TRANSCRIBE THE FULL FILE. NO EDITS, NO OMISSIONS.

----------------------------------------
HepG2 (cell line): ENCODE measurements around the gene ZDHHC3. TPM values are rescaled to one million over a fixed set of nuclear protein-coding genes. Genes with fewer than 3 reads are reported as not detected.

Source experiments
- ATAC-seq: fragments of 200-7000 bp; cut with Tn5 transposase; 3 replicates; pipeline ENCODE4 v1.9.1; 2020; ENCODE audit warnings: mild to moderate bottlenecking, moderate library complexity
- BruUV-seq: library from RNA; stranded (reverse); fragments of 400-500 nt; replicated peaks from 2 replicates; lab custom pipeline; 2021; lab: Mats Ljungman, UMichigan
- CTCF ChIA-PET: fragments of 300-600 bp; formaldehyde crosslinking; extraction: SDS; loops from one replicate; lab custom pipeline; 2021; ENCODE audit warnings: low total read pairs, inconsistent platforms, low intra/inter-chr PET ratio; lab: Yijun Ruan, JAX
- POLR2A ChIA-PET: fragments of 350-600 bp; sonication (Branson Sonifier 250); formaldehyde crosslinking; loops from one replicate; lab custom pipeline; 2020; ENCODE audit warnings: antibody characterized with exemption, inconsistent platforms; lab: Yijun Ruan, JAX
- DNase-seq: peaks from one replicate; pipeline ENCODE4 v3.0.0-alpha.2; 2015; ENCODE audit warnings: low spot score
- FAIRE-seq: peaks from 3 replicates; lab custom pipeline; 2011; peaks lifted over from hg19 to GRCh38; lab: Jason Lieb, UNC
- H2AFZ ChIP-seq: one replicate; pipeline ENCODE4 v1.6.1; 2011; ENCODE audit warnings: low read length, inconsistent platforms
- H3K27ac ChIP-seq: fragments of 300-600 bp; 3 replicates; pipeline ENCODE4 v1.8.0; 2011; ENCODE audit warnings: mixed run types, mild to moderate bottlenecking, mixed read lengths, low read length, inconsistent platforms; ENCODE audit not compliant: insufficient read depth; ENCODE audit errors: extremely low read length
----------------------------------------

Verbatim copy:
HepG2 (cell line): ENCODE measurements around the gene ZDHHC3. TPM values are rescaled to one million over a fixed set of nuclear protein-coding genes. Genes with fewer than 3 reads are reported as not detected.

Source experiments
- ATAC-seq: fragments of 200-7000 bp; cut with Tn5 transposase; 3 replicates; pipeline ENCODE4 v1.9.1; 2020; ENCODE audit warnings: mild to moderate bottlenecking, moderate library complexity
- BruUV-seq: library from RNA; stranded (reverse); fragments of 400-500 nt; replicated peaks from 2 replicates; lab custom pipeline; 2021; lab: Mats Ljungman, UMichigan
- CTCF ChIA-PET: fragments of 300-600 bp; formaldehyde crosslinking; extraction: SDS; loops from one replicate; lab custom pipeline; 2021; ENCODE audit warnings: low total read pairs, inconsistent platforms, low intra/inter-chr PET ratio; lab: Yijun Ruan, JAX
- POLR2A ChIA-PET: fragments of 350-600 bp; sonication (Branson Sonifier 250); formaldehyde crosslinking; loops from one replicate; lab custom pipeline; 2020; ENCODE audit warnings: antibody characterized with exemption, inconsistent platforms; lab: Yijun Ruan, JAX
- DNase-seq: peaks from one replicate; pipeline ENCODE4 v3.0.0-alpha.2; 2015; ENCODE audit warnings: low spot score
- FAIRE-seq: peaks from 3 replicates; lab custom pipeline; 2011; peaks lifted over from hg19 to GRCh38; lab: Jason Lieb, UNC
- H2AFZ ChIP-seq: one replicate; pipeline ENCODE4 v1.6.1; 2011; ENCODE audit warnings: low read length, inconsistent platforms
- H3K27ac ChIP-seq: fragments of 300-600 bp; 3 replicates; pipeline ENCODE4 v1.8.0; 2011; ENCODE audit warnings: mixed run types, mild to moderate bottlenecking, mixed read lengths, low read length, inconsistent platforms; ENCODE audit not compliant: insufficient read depth; ENCODE audit errors: extremely low read length